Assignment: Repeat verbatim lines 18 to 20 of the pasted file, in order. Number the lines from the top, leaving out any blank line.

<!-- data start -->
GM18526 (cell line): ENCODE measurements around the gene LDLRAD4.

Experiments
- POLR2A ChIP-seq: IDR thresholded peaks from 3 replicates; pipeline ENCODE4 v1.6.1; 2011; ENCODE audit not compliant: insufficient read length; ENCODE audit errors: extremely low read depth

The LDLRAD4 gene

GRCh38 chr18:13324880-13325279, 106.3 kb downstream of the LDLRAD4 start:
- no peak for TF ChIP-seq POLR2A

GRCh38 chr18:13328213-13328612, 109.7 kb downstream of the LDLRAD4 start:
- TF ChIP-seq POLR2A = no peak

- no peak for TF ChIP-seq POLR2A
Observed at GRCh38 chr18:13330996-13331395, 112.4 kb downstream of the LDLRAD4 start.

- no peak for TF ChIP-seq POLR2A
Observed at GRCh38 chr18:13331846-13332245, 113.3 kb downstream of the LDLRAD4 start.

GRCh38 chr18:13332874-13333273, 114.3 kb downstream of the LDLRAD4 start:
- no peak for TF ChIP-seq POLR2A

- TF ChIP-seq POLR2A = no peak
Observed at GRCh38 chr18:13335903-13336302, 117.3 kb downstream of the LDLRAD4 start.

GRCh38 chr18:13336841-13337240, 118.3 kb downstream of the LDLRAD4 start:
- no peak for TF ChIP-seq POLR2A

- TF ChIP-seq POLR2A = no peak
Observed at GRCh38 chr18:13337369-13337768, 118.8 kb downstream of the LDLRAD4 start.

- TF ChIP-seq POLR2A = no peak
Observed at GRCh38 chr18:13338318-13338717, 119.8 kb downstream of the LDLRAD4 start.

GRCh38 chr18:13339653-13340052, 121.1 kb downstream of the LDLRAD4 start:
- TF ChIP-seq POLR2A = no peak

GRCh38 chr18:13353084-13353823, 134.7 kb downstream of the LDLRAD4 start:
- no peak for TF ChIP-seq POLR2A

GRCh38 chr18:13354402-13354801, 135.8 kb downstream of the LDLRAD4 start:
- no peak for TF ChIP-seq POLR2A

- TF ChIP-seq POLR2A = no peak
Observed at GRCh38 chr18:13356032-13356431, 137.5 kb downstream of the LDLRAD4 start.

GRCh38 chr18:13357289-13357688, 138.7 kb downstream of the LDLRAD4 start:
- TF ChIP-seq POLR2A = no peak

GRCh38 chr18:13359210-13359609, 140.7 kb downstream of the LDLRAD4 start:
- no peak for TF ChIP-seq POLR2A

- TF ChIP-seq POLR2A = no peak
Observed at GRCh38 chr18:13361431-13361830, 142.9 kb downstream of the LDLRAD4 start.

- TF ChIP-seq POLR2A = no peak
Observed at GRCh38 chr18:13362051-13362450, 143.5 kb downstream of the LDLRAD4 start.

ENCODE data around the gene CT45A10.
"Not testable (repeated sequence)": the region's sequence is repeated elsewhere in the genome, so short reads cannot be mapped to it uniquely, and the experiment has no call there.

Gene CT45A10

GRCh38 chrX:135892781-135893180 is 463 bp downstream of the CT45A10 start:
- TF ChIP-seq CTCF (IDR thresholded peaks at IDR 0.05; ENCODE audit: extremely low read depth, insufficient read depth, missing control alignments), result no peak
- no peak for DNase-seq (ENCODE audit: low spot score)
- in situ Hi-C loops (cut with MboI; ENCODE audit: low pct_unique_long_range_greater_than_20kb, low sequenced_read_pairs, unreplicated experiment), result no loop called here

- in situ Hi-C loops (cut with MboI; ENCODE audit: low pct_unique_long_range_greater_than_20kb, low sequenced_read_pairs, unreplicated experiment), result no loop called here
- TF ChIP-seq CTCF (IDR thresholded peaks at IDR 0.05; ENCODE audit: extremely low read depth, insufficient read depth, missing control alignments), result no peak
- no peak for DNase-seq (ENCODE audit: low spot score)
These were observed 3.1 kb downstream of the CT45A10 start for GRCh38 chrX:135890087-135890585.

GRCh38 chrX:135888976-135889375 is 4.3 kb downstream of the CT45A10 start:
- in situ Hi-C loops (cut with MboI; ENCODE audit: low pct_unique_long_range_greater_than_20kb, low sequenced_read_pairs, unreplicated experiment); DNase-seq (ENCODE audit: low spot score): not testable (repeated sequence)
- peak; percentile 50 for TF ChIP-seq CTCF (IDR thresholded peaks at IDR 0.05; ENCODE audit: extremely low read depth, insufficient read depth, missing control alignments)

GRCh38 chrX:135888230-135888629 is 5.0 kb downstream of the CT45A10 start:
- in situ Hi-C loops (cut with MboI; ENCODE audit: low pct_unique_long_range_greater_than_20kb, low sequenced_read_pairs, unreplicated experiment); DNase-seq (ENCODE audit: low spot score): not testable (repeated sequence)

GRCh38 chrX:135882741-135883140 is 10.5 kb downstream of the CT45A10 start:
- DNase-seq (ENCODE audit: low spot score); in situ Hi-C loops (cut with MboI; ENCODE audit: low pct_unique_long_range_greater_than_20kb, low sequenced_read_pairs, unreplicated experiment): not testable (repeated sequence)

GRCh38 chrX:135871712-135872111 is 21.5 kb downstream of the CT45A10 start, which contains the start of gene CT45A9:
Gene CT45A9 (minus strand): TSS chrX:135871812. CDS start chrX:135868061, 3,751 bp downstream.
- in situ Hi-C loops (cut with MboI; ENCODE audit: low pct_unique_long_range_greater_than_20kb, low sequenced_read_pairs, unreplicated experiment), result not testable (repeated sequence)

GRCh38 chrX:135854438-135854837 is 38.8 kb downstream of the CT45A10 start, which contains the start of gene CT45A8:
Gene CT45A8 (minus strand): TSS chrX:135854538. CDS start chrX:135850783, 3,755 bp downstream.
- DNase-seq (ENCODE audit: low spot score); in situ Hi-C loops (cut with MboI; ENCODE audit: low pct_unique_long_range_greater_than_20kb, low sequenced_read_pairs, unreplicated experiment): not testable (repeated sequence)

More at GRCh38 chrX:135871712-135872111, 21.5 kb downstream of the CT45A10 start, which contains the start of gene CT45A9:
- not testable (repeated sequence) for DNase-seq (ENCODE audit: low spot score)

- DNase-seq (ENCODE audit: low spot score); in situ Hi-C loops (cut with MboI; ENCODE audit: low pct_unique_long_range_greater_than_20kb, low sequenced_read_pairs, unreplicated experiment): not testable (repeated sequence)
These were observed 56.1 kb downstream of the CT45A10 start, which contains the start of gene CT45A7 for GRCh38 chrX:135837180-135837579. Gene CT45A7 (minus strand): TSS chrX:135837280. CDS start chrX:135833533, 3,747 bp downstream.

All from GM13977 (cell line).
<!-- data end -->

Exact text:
- no peak for TF ChIP-seq POLR2A

- TF ChIP-seq POLR2A = no peak
Observed at GRCh38 chr18:13337369-13337768, 118.8 kb downstream of the LDLRAD4 start.